The year is winding down, and so am I. When I started this project, I wasn’t sure how many topics I’d have or how long I could keep up with the hours of research and writing every week. I figured I’d aim for a year (I love a goal) and see what happens. So here we are, one issue short of a year, and it’s time to take stock. I’ve got another dispatch for you next week, and then I’ll be taking the rest of the year to reset and reassess.
This isn’t necessarily goodbye; I’d like help figuring out what’s been useful and what hasn’t, how this newsletter might change or evolve, and if typing words into this internet machine makes a difference. So I’ve created a wee anonymous survey I’d really, really appreciate if you took the time to fill out. It should only take five minutes (or at worst five newsletter minutes, which tend to run a bit long — you may have noticed). The survey is here, and I’ll keep it open for the next couple of weeks.
Since you’ll have some time without me in your inbox, I thought I’d round up some extra learning resources so you can keep up your eco information and motivation. If you have favourites that didn’t make it onto this list, please let me know about them by leaving a comment or clicking reply.
I read a lot of books about the environment and building a better world — 18 this year alone — so you can rest assured that I’m only giving you the greatest hits. To add to your positive impact, buy these from your local indie bookseller or do the greenest thing and take them out of the library. (True confession: with four of these I started with library copies, then bought my own because they were THAT good.) Some of these would also make a great gift.
Drawdown: The Most Comprehensive Plan Ever Proposed to Reverse Global Warming, ed. Paul Hawken: This was the first eco book that made me feel hopeful about the future, and that’s no small thing. I rely on it often for the newsletter, because it’s the collective effort of scientists and policymakers and efficiently distills the 100 most useful climate interventions, how much carbon they could remove from the atmosphere, and how much they would cost (or, more commonly, save). It’s very practical and science-minded, and reading it gave me a sense of tremendous possibility. There are so many reasonable, economic ways forward, so much potential for progress.
All We Can Save: Truth, Courage, and Solutions for the Climate Crisis, eds. Ayana Elizabeth Johnson and Katharine K. Wilkinson: Another book that makes me feel hopeful as hell. Johnson and Wilkinson have curated an amazing collection of essays and poems from over 50 women at the forefront of the climate movement — and we know women are vital to a sustainable future. This is a diverse group of scientists, journalists, farmers, lawyers, teachers, activists, innovators, policy wonks, and designers who are making shit happen, and it’s full of amazing reminders that society can change. These women are changing it already.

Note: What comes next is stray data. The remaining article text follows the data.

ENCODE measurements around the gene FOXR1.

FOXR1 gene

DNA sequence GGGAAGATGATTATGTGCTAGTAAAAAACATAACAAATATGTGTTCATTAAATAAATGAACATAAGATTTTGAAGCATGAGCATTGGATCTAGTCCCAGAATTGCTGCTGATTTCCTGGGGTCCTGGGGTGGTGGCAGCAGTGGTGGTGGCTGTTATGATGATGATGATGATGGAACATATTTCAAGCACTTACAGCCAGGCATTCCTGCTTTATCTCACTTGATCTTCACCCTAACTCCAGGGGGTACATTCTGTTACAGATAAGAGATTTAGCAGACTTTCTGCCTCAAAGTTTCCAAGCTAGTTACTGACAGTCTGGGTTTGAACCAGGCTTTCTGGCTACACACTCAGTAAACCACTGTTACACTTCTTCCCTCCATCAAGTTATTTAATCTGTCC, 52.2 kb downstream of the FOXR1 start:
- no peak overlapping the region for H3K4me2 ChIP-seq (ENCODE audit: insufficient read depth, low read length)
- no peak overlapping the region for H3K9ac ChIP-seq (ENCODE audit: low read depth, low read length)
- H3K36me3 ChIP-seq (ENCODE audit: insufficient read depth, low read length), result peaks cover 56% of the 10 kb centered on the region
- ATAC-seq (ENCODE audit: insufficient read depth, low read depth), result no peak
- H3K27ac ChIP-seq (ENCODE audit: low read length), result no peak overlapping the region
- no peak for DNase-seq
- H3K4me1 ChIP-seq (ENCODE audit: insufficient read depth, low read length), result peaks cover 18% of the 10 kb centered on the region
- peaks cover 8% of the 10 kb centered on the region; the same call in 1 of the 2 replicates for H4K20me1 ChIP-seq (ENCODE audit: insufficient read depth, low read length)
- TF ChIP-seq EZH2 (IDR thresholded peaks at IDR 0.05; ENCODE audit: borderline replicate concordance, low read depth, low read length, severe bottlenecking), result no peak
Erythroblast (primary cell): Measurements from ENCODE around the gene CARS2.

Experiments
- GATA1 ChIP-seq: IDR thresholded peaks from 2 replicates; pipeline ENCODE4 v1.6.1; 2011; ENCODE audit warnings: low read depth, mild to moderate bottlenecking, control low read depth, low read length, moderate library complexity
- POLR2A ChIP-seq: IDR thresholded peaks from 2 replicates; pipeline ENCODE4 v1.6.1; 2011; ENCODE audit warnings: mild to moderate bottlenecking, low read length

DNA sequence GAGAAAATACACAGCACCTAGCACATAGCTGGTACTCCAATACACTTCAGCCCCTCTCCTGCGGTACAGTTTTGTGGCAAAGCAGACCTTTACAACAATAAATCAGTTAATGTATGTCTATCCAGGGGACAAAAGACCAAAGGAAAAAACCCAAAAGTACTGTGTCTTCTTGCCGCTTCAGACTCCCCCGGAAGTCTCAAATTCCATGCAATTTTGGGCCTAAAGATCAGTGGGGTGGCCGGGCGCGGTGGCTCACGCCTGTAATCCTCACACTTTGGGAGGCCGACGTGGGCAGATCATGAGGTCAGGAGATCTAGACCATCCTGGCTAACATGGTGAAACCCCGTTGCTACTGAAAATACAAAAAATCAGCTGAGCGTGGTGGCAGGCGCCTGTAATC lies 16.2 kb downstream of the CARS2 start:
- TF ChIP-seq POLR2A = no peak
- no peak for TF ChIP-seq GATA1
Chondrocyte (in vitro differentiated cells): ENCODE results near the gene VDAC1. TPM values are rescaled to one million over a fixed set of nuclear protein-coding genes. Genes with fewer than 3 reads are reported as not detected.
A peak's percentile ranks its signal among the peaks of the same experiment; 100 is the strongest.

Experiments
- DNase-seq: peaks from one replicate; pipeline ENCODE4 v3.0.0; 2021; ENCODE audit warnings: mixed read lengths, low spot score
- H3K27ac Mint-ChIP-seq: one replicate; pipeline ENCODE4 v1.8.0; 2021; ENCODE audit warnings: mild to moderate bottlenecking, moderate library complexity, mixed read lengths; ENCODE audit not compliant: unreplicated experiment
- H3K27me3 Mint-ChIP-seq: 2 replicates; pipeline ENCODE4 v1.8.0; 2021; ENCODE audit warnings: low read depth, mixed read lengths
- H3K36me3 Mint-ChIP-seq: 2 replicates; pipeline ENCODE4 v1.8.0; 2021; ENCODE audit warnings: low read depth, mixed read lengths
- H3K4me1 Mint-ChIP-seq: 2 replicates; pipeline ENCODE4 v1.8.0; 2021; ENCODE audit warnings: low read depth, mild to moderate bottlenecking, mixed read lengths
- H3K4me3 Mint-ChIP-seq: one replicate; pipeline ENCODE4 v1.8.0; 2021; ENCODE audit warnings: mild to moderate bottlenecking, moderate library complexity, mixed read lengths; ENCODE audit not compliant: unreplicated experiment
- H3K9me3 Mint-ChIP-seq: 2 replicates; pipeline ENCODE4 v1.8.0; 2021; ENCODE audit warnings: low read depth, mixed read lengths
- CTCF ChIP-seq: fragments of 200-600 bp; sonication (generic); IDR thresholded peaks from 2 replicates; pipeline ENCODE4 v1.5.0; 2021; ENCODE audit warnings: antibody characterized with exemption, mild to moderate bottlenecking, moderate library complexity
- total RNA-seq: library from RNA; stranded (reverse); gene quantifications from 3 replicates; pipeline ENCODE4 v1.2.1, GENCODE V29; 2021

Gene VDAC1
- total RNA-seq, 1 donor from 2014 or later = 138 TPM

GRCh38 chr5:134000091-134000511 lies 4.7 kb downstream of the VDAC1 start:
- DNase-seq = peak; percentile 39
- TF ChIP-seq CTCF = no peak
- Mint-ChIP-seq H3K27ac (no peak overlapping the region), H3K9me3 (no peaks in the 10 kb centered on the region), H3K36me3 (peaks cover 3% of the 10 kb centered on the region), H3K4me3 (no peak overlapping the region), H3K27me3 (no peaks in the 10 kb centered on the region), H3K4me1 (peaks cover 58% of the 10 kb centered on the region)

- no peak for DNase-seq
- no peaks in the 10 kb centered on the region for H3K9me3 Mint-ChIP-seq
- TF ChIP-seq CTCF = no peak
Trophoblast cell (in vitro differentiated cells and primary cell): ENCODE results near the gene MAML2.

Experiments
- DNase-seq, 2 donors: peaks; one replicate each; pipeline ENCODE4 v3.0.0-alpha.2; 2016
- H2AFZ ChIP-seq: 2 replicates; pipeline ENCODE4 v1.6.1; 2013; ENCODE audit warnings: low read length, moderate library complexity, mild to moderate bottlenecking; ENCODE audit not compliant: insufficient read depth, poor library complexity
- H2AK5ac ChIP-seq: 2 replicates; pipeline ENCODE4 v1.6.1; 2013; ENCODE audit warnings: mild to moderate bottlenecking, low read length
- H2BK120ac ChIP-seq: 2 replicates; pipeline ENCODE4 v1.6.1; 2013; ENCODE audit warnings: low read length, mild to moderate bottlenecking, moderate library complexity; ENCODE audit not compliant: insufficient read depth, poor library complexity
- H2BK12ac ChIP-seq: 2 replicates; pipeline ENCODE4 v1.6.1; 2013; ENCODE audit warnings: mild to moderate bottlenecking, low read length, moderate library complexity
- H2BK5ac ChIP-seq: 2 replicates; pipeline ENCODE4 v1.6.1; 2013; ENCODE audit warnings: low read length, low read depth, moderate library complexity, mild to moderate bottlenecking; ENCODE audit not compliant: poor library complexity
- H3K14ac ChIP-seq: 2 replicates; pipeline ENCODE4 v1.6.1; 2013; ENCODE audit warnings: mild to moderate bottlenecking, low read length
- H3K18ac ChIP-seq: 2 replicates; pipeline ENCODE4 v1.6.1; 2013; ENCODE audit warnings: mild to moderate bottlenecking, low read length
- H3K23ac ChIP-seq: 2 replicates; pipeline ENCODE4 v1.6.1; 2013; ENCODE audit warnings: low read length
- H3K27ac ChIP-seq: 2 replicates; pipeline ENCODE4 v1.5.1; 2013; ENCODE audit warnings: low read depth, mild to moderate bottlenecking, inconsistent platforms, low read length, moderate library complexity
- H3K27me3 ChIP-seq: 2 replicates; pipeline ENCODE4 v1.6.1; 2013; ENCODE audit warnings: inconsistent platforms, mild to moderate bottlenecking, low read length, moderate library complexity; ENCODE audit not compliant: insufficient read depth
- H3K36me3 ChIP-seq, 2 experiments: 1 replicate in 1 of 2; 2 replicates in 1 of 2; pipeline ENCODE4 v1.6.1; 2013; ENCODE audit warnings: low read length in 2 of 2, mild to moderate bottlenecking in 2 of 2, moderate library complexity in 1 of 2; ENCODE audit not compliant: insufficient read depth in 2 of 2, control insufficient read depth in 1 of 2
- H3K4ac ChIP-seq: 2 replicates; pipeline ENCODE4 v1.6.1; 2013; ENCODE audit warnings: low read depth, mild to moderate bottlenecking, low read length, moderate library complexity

Braiding Sweetgrass: Indigenous Wisdom, Scientific Knowledge, and the Teachings of Plants, by Robin Wall Kimmerer: My favourite book of the year. Kimmerer is a botanist and also a member of Citizen Potawatomi Nation, and here she gracefully blends science and Indigenous teachings in a way that illuminates the workings of the natural world with a focus on reciprocity, responsibility, and relationship. It’s gorgeously written, often playful, and tremendously wise. (Btw, I listened to this in audio and it’s narrated by the author and first-rate.)
We Are the Weather: Saving the Planet Begins at Breakfast, by Jonathan Safran Foer: Animal agriculture is something we have to face if we’re going to keep the planet liveable, and I haven’t come across a more persuasive and practical argument for reducing our food footprint. After listening to this book, my partner and I reduced our (already reduced) consumption of animal products by about 70%. And you know what? It was a lot easier than we anticipated and we feel really good about the decision.